Is it Time or Something Else?

Charlene Norman
3 min readMar 10, 2024

The other day, I encountered the usual ‘What’s your time worth’ argument. You know the one.

You don’t build wealth by penny-pinching. Because your time is more valuable than you think. Instead, what you are supposed to do is

  1. Decide the value of an hour of your time.
  2. Outsource any task that will cost less than what you could earn in that time.
  3. Enforce your hourly rate, and don’t deviate.

All of this sounds absolutely fabulous until it doesn’t work — and for far too many, it doesn’t work.

The list of reasons why it doesn’t work is long. However, here are three:

  1. Child care, elder care, family care, and domestic goddess activities (like cooking, cleaning, and laundry) have pretty much zero value attached to them because, for far too long, society has chosen to pay little, if anything, for those services. If you don’t believe me, check into the level of earnings a person employed in those categories makes TODAY.
  2. Support or foundation roles in any company (like those people who work in distribution, on the filling lines, hold clerical roles, hold the fort on the customer-facing posts, (or essentially anyone not part of the senior management level) are traditionally paid much, much less than those who work in the hallowed halls of upper management. Again, if you don’t believe me, look at the groundswell of support and power the unions are gathering.
  3. Once we decide what an hour of our time is worth, most of us do not take that next step of What do I need to do to bring in that hour of revenue?

For those on any consistent earnings track, like a salary or a business that pays a base personal income, this is never an issue. Keep on keeping on, and maybe make some smarter decisions about what can be ‘farmed out.’

For those who are self-employed, however, this is a huge issue. And unfortunately, far too many don’t have the necessary time or room to do so.

And that’s when I get to hear any or all of the following:

I have no money for that. I must do it myself. I have far too much to do and too little time to do it. If I spend there, I can’t do these things here. Maybe I can get a high school student, or my kid or somebody who doesn’t need the money to do it for me.

Whatever the excuse, the result is always the same.

The self-employed person sees their time as worth much less than the employed’s. So, the self-employed person willingly takes on tasks to save a nickel everywhere. The result is that the self-employed person gets into an endless circular spiral of no money, more tasks, more tasks, less time, less time, no progress, no progress, no money.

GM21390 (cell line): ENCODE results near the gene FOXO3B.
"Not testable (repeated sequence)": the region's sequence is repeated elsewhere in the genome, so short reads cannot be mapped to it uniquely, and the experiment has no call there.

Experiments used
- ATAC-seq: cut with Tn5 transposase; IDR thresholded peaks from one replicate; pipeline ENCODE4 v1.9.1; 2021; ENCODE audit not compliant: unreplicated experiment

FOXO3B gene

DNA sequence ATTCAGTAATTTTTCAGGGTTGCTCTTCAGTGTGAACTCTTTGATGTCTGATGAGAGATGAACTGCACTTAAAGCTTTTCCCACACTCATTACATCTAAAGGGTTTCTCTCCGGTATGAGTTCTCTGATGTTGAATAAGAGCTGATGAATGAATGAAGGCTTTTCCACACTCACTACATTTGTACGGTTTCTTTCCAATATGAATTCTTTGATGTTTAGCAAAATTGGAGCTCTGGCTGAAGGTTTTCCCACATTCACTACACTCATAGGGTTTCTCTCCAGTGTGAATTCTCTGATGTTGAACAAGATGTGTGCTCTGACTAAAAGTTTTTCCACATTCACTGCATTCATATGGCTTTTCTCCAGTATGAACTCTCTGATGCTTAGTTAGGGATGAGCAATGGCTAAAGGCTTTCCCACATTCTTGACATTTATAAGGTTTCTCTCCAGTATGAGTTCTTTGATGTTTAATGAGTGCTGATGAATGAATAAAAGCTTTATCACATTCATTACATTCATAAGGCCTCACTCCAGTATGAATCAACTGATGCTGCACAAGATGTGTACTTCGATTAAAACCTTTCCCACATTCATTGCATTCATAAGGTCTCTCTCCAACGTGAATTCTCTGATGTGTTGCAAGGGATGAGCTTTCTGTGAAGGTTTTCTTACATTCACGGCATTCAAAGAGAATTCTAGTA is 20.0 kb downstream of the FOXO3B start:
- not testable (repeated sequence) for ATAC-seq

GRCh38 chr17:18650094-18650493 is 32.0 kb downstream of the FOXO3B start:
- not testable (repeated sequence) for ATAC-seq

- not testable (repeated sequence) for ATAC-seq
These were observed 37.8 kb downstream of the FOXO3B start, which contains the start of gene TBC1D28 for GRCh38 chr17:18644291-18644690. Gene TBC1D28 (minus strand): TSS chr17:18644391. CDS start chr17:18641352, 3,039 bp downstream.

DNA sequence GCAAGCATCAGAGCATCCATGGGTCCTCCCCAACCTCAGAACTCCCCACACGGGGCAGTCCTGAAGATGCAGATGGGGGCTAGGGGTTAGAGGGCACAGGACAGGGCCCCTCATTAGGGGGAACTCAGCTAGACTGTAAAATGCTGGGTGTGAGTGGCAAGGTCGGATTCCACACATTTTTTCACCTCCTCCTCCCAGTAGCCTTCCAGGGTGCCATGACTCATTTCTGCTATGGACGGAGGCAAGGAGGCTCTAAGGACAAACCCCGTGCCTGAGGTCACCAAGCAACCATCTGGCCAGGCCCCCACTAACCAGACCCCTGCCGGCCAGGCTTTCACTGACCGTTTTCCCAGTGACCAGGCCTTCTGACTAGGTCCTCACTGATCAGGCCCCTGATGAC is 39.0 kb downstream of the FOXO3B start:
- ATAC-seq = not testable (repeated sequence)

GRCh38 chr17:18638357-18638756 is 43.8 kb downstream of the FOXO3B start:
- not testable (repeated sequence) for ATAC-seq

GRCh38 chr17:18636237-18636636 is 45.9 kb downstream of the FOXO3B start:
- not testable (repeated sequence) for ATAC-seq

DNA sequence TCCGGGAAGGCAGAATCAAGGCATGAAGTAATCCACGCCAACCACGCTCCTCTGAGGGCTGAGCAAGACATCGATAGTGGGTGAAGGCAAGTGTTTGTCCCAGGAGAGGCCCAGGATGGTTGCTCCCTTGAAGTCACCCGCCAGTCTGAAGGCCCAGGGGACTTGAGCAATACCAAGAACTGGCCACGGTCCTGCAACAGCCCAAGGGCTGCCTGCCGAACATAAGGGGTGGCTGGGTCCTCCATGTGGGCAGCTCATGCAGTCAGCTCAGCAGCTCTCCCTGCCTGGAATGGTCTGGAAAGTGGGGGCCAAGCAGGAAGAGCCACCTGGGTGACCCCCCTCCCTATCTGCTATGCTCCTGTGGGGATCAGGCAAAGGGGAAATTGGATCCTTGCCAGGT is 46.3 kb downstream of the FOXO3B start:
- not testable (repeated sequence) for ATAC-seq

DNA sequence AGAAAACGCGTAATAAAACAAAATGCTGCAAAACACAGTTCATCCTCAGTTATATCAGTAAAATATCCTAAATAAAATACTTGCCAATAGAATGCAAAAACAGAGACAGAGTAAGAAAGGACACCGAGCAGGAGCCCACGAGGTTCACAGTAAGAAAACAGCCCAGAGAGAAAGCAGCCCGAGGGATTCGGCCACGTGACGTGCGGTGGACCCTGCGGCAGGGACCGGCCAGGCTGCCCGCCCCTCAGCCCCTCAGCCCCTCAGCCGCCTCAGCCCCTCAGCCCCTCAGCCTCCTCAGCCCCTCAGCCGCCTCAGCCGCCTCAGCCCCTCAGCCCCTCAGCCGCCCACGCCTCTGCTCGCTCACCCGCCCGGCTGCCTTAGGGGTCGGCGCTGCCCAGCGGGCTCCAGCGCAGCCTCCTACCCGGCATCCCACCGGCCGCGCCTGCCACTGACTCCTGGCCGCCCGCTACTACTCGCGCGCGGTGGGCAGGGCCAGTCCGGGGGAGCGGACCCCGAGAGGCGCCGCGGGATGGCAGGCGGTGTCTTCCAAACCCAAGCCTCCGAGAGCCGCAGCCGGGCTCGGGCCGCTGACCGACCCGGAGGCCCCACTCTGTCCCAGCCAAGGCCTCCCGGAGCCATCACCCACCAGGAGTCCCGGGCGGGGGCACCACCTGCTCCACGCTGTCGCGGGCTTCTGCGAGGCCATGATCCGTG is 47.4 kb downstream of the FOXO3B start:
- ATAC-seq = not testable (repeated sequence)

The old way of viewing everything through the lens of money and wealth is wrong. A better way is to view all this through the lens of joy and happiness.

  1. Does the task give you instant joy and happiness? If yes, continue. If no, STOP.

Joy and happiness have this weird effect on us humans. They energize us. The more joy and happiness in our lives, the more energy we have. The more energy we have, the higher our motivation to do stuff we don’t like — or, at the very least, make some space and room in our day to do it.

If we can support the idea that 80% of our day can be about what brings us joy and happiness and 20% can be drudge work, we can still end the day in fine form — aka happy, energized, efficient, and effective.

So, instead of looking at what you can trade for money, look at what you can trade for joy. Then, think seriously about ways to do that.

It’s a simple yet mind-blowing idea. That actually works.

If you are self-employed, your real breakthrough comes when you wholeheartedly embrace selling, get in front of the right people, and consistently earn that dollar value you want. I know. I’ve been there.



Charlene Norman

Inspiring good humans to make a difference for all on Planet Earth. Podcast host, author, and community leader. Fanatical about change for the highest good.